, Newburyport, MA

March 10, 2014

Viccaro: FY15 budget talks are occurring

By Greg Phipps

---- — NEWBURYPORT — While the projected budget deficit for the current year continues to stay at $540,800, Superintendent Susan Viccaro and members of the School Committee are making it clear that the financial situation hasn’t impacted the start of budget planning for next fiscal year.

“There have been meetings with building principals and staff, and we’ve talked about enrollment projections and how the building projects will impact (next year’s) budget,” Viccaro said.

She added that FY2015 budget items such as special education, curriculum, transportation, and safety have been discussed at length and are being evaluated for next year’s budget.

Viccaro said one of her goals is to better inform and educate parents and the community about the budget process so people can have an understanding of all that goes into constructing the budget, and how and why decisions are made. She said conducting public informational forums on the budget process would be beneficial for the district.

Vice-chairwoman Cheryl Sweeney agreed that it’s important for the public to understand budget procedures and the work that is being done. Committee member Bruce Menin said it’s also imperative for the committee and the administration to “make sure we are as transparent as we can be” in communicating this information both to the public and amongst each other.

Planning for the PARCC exam

In her superintendent’s report, Viccaro also addressed Partnership for Assessment of Readiness for Colleges and Careers (PARCC) English Language Arts field tests being conducted this spring. The tests, she said, are simply a trial run — “a test of the test” — and won’t involve any performance scores, data or ratings.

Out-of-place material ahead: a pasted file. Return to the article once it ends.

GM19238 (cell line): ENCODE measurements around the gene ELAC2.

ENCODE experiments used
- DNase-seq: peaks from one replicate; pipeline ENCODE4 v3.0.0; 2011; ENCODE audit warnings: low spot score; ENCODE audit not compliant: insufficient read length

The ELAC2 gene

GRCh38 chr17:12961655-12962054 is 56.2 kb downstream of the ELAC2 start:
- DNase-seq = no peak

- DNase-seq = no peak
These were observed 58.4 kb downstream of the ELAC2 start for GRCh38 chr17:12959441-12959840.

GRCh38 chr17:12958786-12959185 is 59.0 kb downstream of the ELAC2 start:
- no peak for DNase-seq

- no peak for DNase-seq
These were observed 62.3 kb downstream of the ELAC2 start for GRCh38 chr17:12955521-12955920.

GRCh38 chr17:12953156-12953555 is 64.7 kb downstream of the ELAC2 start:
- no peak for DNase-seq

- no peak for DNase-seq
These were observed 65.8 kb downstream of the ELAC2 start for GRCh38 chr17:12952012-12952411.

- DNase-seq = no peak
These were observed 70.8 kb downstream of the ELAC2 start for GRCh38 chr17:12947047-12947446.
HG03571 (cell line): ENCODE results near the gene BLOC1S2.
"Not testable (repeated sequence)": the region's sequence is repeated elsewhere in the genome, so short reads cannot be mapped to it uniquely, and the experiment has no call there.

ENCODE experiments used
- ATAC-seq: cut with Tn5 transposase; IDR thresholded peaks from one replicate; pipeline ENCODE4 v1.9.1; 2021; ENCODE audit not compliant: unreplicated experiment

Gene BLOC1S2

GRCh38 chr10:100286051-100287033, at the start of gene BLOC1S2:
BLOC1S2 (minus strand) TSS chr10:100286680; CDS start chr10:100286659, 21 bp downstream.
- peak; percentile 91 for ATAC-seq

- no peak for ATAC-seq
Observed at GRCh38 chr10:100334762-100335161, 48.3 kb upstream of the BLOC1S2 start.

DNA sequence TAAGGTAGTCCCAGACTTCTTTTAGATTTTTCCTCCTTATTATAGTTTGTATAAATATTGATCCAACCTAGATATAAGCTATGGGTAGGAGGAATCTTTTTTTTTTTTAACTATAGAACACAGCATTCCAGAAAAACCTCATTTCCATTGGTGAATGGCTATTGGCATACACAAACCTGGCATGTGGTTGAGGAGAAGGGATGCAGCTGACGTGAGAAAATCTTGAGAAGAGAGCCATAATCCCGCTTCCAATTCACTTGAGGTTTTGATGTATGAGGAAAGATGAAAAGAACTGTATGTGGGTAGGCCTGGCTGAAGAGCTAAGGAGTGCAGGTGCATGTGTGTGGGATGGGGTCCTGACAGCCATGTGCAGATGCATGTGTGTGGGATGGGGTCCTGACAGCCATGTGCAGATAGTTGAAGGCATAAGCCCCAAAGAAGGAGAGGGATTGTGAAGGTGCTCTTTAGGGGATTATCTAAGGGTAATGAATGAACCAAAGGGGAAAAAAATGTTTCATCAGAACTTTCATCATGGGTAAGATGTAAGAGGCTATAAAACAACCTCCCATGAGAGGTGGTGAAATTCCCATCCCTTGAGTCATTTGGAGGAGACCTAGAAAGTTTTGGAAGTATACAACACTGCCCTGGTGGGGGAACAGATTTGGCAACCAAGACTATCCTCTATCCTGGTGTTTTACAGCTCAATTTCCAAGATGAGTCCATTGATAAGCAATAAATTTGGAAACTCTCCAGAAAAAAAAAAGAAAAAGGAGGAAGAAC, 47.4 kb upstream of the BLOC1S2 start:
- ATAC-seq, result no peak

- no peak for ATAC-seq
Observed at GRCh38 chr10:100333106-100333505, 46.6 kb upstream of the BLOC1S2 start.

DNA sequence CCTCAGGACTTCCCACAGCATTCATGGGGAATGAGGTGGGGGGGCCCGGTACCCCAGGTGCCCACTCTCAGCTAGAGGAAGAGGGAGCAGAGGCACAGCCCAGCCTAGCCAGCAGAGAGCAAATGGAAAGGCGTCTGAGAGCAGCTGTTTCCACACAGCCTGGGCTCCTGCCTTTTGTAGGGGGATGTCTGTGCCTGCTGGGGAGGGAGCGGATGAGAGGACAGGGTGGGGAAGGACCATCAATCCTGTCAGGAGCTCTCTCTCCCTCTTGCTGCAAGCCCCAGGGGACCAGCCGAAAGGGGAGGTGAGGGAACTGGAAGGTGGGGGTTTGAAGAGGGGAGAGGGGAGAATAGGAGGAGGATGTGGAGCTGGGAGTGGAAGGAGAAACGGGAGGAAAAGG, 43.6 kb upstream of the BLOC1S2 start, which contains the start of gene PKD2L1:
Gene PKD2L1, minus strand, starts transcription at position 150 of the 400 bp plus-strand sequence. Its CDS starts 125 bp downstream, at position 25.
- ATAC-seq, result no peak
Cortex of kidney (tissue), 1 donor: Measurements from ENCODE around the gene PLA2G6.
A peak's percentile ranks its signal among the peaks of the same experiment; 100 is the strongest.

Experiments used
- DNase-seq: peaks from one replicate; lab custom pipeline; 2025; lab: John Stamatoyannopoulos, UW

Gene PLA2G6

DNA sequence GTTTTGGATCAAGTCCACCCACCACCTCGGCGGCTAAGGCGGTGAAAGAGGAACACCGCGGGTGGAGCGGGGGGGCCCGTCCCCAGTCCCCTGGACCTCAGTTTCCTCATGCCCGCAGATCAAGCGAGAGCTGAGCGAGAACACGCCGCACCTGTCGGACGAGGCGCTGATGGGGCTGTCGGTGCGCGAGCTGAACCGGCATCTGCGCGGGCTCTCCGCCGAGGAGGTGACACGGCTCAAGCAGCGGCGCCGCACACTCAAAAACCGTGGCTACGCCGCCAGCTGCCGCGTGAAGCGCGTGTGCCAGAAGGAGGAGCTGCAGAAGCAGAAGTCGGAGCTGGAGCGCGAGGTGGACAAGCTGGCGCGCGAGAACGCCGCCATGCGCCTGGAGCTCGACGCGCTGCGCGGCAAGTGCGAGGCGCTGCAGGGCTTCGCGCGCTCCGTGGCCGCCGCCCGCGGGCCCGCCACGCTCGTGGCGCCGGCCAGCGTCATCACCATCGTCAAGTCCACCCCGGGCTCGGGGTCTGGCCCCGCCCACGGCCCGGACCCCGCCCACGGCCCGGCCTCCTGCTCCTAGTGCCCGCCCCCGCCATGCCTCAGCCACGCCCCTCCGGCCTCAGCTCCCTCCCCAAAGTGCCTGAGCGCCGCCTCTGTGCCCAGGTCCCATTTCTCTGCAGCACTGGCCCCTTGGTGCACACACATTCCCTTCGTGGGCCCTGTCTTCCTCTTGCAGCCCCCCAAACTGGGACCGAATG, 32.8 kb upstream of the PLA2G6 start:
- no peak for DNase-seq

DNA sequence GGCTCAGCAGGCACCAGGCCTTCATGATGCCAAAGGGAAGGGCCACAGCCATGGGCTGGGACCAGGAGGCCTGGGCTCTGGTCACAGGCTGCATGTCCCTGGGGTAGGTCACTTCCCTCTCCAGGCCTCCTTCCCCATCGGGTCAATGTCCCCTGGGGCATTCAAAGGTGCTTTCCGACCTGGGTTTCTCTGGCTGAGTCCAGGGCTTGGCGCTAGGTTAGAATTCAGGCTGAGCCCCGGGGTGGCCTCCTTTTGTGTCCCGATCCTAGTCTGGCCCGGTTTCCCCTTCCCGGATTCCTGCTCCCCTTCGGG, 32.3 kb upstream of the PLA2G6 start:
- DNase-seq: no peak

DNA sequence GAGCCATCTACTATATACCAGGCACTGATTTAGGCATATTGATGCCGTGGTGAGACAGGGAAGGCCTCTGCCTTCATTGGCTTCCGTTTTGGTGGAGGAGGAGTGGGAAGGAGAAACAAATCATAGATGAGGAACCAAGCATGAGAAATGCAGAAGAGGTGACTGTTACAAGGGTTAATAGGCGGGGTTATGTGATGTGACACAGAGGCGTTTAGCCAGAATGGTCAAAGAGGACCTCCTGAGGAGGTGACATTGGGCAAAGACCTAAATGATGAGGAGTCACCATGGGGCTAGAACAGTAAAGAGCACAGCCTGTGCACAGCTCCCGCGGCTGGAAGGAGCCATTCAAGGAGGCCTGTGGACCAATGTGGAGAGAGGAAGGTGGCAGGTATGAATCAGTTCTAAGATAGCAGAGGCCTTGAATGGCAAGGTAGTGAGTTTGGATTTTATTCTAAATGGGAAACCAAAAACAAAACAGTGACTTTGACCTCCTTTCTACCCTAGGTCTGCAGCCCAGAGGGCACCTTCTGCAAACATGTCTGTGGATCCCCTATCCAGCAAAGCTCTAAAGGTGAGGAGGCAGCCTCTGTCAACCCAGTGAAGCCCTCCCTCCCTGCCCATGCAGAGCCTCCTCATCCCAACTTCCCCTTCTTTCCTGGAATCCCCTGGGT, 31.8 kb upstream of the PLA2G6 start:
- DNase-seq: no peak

Using a state selection process, students were chosen at random to participate in the field test, she said.

The participating students, according to Viccaro, will also take the Massachusetts Comprehensive Assessment System (MCAS) tests, currently the assessment used statewide, to ensure consistency in their testing data.

“It is important that the students try their best when taking the (PARCC) assessment because they are playing an important role in the research process that will benefit students and school districts across multiple states,” she said.

The reasons for the field tests are to ensure fairness of the questions, appropriateness for grade level, and to measure the intended skills and content.

“The development of this next-generation computer-based assessment is a multi-state project aligned to the Common Core Learning Standards,” Viccaro said. “PARCC is designed to provide us with a better measure of student growth, achievement, and readiness for the next grade level and, at the high school, for college and career.”

According to information provided by the superintendent, the Massachusetts Board of Elementary and Secondary Education is supposed to vote on whether to fully adopt PARCC as the state’s new testing system in the fall of 2015.